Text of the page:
Filed Under:  Education, Local, News

OPSB wants to take over John McDonogh

28th July 2014   ·   0 Comments

By Kari Dequine Harden
Contributing Writer

If the community wants John Mac back and the Orleans Parish School Board wants John Mac back—it begs the question of the Recovery School District: Why not?

On Tuesday, the Orleans Parish School Board (OPSB) approved a resolution requesting that the Board of Elementary and Secondary Education (BESE) and the Recovery School District (RSD) “return control and use of the John McDonogh High School to the Orleans Parish School Board.”

Now all it takes is a simple “Yes” vote from BESE at its July 30 meeting at Lake Area High School in New Orleans.

After all, the RSD under BESE oversight had more than eight years to turn around the school.

It failed on every front.

As a direct-run school, the students were systemically under-resourced, over-policed, and trapped in a hazardous and rotting building with plywood and plastic covering most of the windows.

There were three different principals in three years.

The RSD made it clear that they wanted out – that they did not want to operate the school and demonstrated this through neglect, said Shawon Bernard, who was assistant principal at the time.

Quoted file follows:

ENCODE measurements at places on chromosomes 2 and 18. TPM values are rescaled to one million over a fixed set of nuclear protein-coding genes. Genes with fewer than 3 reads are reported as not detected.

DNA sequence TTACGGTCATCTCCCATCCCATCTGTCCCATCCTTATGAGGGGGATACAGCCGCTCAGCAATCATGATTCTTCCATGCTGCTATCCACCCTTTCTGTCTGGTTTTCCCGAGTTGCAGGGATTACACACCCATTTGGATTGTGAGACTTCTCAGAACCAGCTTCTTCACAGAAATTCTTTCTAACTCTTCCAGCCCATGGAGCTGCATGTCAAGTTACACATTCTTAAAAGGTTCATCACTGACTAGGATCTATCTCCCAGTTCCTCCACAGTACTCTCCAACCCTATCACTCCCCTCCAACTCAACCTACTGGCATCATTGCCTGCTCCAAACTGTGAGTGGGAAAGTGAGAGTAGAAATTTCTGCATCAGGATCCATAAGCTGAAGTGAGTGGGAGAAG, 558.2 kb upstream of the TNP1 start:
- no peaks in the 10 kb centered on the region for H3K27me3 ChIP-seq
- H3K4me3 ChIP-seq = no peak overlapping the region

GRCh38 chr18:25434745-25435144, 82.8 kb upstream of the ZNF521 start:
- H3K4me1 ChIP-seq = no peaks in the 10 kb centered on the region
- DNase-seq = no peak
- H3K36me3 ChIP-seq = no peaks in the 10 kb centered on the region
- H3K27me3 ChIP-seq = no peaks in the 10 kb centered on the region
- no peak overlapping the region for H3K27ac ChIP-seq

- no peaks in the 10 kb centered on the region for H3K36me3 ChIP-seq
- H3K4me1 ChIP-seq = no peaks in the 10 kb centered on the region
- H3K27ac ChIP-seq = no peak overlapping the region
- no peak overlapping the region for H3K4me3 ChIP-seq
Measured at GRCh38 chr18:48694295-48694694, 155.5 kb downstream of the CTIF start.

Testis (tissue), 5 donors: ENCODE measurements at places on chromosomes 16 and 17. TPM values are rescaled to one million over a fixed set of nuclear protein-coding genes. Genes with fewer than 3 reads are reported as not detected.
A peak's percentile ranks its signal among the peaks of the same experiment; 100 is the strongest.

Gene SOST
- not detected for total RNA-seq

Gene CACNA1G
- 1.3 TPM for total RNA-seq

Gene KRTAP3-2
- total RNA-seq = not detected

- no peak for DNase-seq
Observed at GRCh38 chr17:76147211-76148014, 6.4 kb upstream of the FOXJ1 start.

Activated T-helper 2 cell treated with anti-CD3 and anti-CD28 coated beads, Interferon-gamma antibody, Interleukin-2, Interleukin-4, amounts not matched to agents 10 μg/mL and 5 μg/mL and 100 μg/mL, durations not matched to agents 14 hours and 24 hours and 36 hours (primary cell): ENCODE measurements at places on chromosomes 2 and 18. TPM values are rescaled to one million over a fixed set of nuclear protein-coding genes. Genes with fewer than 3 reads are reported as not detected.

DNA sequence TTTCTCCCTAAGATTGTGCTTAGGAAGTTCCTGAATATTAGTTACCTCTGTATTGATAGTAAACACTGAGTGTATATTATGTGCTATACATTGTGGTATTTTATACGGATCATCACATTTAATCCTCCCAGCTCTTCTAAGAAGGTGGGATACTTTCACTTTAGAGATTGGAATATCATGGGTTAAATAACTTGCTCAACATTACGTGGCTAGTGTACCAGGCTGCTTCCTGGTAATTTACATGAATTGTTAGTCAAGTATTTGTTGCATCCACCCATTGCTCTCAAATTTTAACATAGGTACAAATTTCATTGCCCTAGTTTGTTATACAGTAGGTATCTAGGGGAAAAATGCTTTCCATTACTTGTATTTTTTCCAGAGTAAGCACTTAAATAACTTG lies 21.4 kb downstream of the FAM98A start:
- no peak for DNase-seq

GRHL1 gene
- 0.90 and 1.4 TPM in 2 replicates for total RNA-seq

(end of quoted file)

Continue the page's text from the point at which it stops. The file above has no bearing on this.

“They were just holding on to it until they could give it away,” she said. “They never worked to improve the school.”

Then, in the care of John White’s hand-picked charter operator from California, Future is Now Schools (FINS), the children of John McDonogh were grossly exploited on a reality television show in which leader Steve Barr proclaimed himself as the school’s savior from its own community.

Under Barr (who paid himself an annual salary of $250,000), John Mac received a shockingly low School Performance Score of 9.3 out of 150, far lower than prior to FINS and prior to Katrina.

When parents and students signed release forms for the Oprah Winfrey Network show, they were lied to about the title – “Treme High” became “Blackboard Wars.”

The reality show preyed on students with mental illness, a gay student, and a pregnant student, and epitomized the injustice and ineffectiveness of putting an inexperienced and incompetent Teach for America 21-year-old in a classroom with students with the highest needs.

The kids were too young to know what they were signing up for, and “that kind of betrayal of the students cemented the deep distrust of the RSD,” said New Orleans archivist, preservationist, and pastor Brenda Billips Square. Square is the spokeswoman for the John McDonogh Steering Committee, the group of alumni, parents, students, former faculty members, and community members leading the fight to get John Mac back under local control.

And, as the city’s other charter high schools habitually pushed out any child they deemed too challenging or expensive to educate, John Mac filled the role of the privatized system’s dumping ground.

Now, after more than eight years of negligence, broken promises, and manipulation, the community has had enough of the state’s supposed effort to improve the school that has a rich history and fiercely devoted alumni and advocates.